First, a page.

Other laws to which exhibitionists may be subject include those prohibiting lewd or indecent conduct and, occasionally, sexual psychopath laws that punish mentally disordered individuals who pose a danger to the community. Although exhibitionists have a high recidivism rate, it is rare for them to commit more severe crimes, such as violent acts. Because indecent exposure can be understood so broadly, there are some limitations on the enforcement of these laws. For example, the First Amendment of the U.S. Constitution has been used to protect freedom of expression that may include displays of nudity.

Legal prosecution of indecent exposure did not occur until the nineteenth century, when new legal and psychoanalytical practices identified certain sexual acts as normal and others as perverse. This shift both allowed for increased analysis and documentation of the wide range of sexual activities and responded to a perceived threat to patriarchal authority. A new cultural need to define masculinity as a stable and dominant identity category arose for many reasons. Women posed a threat with their increasing demand for social and political equality. White male authority was also challenged by the demise of the strictly tiered class system, brought about by industrial revolutions, a gradually increasing middle class, and a general distribution of property and wealth. At the same time in Western Europe and the United States, various social patterns converged: Sexual practices were newly defined by the limiting terms of heterosexuality, homosexuality, and bisexuality; clothing for men became more modest, no longer accenting the crotch with tight-fitting pants; sexual activity and displays Page 491  |  Top of Articleof nudity were relegated to the private arena of the household; and acts of sexual or bodily deviance were considered no longer immoral (affronts to God) but indecent (affronts to society).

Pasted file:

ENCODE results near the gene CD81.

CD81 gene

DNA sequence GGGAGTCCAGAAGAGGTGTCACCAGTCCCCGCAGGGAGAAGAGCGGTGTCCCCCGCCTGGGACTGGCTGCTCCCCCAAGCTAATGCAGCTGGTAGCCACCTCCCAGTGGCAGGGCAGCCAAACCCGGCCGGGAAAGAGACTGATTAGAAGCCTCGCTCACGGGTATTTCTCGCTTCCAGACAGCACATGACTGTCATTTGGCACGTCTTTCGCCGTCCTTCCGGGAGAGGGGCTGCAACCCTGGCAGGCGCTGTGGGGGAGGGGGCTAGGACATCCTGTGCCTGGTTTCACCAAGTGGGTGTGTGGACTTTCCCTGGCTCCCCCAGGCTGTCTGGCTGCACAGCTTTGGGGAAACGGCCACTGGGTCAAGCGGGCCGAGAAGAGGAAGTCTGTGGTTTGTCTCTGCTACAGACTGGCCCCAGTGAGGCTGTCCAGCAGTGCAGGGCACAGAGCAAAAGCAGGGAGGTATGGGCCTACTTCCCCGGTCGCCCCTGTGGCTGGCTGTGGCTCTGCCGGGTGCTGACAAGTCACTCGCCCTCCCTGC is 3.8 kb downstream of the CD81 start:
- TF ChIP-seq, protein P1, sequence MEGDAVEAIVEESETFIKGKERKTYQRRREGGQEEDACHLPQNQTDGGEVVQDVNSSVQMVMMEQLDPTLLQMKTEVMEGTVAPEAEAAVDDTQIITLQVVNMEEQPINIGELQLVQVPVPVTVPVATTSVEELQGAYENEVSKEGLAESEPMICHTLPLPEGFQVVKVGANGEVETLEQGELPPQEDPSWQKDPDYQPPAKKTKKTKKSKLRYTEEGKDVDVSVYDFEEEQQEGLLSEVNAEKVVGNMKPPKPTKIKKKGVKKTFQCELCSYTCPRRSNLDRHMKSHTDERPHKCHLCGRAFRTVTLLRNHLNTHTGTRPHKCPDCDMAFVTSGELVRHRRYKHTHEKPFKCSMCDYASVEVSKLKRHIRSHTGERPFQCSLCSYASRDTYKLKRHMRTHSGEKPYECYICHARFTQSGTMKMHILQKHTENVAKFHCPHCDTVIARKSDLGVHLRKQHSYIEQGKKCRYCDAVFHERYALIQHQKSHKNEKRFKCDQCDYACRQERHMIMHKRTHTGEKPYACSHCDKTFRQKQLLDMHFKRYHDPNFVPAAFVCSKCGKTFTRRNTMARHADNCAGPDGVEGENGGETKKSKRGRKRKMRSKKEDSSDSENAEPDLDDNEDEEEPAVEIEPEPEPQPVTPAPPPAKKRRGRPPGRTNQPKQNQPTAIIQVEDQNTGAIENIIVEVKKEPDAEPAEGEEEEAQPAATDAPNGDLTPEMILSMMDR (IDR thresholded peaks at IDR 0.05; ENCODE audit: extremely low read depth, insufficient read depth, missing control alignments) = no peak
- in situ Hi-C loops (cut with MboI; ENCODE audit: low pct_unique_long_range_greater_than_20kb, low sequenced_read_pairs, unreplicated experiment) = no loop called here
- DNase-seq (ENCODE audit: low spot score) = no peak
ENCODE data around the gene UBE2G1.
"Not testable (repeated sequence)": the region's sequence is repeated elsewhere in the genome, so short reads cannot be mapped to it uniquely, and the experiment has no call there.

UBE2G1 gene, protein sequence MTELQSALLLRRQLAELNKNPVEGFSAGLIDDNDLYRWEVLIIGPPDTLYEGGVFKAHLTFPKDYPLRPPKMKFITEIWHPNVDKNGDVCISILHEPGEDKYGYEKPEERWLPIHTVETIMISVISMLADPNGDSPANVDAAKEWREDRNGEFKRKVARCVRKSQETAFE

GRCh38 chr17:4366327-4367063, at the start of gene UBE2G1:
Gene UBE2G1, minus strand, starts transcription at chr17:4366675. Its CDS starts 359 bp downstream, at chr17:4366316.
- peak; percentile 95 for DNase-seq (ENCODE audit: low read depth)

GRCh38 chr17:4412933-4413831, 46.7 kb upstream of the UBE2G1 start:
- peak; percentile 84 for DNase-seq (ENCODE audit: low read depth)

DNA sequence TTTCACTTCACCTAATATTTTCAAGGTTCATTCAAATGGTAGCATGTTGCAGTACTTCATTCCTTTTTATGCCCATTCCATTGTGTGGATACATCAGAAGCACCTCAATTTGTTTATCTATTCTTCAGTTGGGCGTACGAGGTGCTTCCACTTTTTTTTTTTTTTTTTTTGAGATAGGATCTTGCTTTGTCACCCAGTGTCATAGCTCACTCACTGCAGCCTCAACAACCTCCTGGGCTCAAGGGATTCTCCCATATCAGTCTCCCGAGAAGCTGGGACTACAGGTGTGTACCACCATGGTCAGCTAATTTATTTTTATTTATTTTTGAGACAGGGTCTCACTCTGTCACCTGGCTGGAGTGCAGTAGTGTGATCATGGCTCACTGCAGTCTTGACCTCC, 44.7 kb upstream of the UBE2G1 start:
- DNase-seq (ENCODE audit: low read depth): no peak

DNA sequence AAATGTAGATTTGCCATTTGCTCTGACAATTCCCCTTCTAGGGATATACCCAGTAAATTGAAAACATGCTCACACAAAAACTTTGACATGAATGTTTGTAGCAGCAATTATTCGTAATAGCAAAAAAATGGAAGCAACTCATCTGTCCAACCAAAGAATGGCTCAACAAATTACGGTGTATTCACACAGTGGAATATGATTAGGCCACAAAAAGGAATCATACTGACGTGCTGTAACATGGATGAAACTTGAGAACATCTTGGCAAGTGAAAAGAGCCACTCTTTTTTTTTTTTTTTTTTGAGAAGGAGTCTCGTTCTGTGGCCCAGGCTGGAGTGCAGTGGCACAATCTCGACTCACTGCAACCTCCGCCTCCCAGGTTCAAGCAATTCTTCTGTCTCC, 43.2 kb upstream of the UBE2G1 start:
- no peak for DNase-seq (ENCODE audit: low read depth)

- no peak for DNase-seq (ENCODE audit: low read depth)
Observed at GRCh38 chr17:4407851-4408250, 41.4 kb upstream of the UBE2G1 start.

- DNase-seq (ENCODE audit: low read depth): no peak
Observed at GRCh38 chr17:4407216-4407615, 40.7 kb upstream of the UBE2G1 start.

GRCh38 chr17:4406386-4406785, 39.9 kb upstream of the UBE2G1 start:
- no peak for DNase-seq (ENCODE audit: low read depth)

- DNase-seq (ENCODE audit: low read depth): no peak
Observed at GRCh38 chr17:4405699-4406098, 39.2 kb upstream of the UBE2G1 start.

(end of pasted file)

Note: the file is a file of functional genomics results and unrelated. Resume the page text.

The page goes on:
As a result, the always-present activity of publicly exposing oneself to others became a crime and a psychological perversion distinct from the restrictive norms established by social regulations. Ironically, it also became a way to show conformance with stereotypical gender norms of a naturally powerful masculinity. From this period until the late-twentieth century, exhibitionism was defined almost exclusively as a perversion limited to male practitioners.